Born in Limassol in 1953
Filiz Naldöven has left us,
has left the garden of Life. Her poetry stays with us. I am deeply moved. I had
the chance to talk to her a couple of times and the last time I spoke to her
was on the launch of her new book filled with memories. She loved the cherries
I had given her on that occasion.
Who was she, how did she
grow up. Here is my interview included in my book ‘Art and Creativity in North
Cyprus, Volume II, her life story which I think is important to know in order
to understand her poetry. Filiz was the epitome of a poet, the air she breathed
was poetry for her….
Questioning life, endlessly
The Flower of Identity
First we distilled sorrow from bitter oranges
Scattered it after deaths into the days
Then we distilled sorrow from the tea of the island
Gave our blood to a peaceful warmth
Then we distilled sorrow from the myrtles
Shed bitter loves from our eyes
Then we distilled sorrow from the olives
Churned it in black oil mills
Then we distilled sorrow from grapes
Woke up drunk crimson blood into the nights
Later sorrow distilled itself
And settled on our collar the flower of identity
Filiz Naldöven - June 1987
Translated by Aydin Mehmet Ali
The poet. Walking to find a
goal, picking up thoughts from under her feet, catching a word the wind carries
towards her, entering the physical body of a found love letter. Fragments,
accidental, you think, but of great importance for the structure of the poem
which forms in these moments. Filiz, the bud in Turkish, stands for the time of
spring, for rebirth. And she is constantly rebirthing herself with a certain
apprehension about life, scouring its whole width between beginning and end,
life and death. This is a woman of
silent passions, surrendering herself , wanting to know, with heart and soul, in a desperate struggle for answers right
to the very edge of impotence and exhaustion.
Filiz Naldöven was born in
1953 in Limassol, in the troublesome times of her country. Her mother was an
only child, and was not sent to school after she reached nine because in those
days it was not considered proper that a girl in her teens with her growing
breasts should leave the house to go to school.
It was her brother who taught her the basics and, she told me, she
picked up every tiny piece of printed paper to practice what she had learnt
from her brother. So, eventually, she
was able to read. Then she became a very good reader. She used to write
wonderful letters to her friends.
“My father was a blacksmith
and also a worker in the harbour, very handsome and strong, and he was a good
father to me. Unlike my mother, he never had the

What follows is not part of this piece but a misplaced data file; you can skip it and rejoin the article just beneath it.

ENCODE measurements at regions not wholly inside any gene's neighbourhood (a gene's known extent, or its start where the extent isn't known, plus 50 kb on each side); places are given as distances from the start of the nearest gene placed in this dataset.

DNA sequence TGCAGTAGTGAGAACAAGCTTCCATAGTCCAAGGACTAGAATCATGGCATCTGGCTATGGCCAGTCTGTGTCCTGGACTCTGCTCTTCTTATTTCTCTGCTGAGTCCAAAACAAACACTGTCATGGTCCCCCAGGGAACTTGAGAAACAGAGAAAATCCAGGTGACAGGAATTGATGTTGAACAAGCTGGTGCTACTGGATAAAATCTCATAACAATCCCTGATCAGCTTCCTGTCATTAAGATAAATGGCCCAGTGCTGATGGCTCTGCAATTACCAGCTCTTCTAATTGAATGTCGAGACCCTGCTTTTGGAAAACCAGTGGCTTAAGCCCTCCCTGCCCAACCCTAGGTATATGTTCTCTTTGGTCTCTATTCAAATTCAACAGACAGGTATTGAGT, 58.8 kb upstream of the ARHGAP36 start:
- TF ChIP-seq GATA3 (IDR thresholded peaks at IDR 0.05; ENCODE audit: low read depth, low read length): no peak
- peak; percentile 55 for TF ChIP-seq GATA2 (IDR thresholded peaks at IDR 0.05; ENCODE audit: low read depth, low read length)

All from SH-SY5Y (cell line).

chance to learn how to read, because he lost his parents when he was a child
and he grew up with his grandmother. His grandmother was afraid to send him to
school because she thought he would be too vulnerable, being an orphan.”
Filiz was a quiet child,
withdrawn. There were books to keep her
company. Students coming back from Ankara filled the gap, brought back books
that nobody had seen before – not only children’s books but banned books and
classics; so much to learn. Books that showed her the life she had not known.
For instance, when she was thirteen, her cousin, Mustafa Akıncı brought her
several volumes of poetry by Nazım Hikmet, which were banned in Turkey. In school,
she started writing compositions and poems for the school newsletter and soon
her teachers became aware of the quality of what she wrote. “Later, when I was
at high school, my literature teacher read one of my poems once, and she said:
You think you want to become a poet? But you are one already!” I hadn’t
realized that myself, so I thought about it again and again. I didn’t know what
it meant, to be a poet, and when I figured it out, it was too late!” And so said her English teacher, Mr.
McDonald, who made her translate her work into English, and then exclaimed,
“Yes, you really are a poet!” Did she do
any other art work such as painting, music or theatre, I ask her. “Not really,
I loved painting though for a time, when I was between 15 and 18 years because
I had a very good art teacher, Mr Yilmaz Hakeri. But in general, I have always been keen on
all kinds of art. I always read whatever I could find. When I was a high school
student, I was influenced by poets like Nazım Hikmet, Atilla İlhan and Orhan Veli.
After that period, the influence was lifted. When I look back now, I can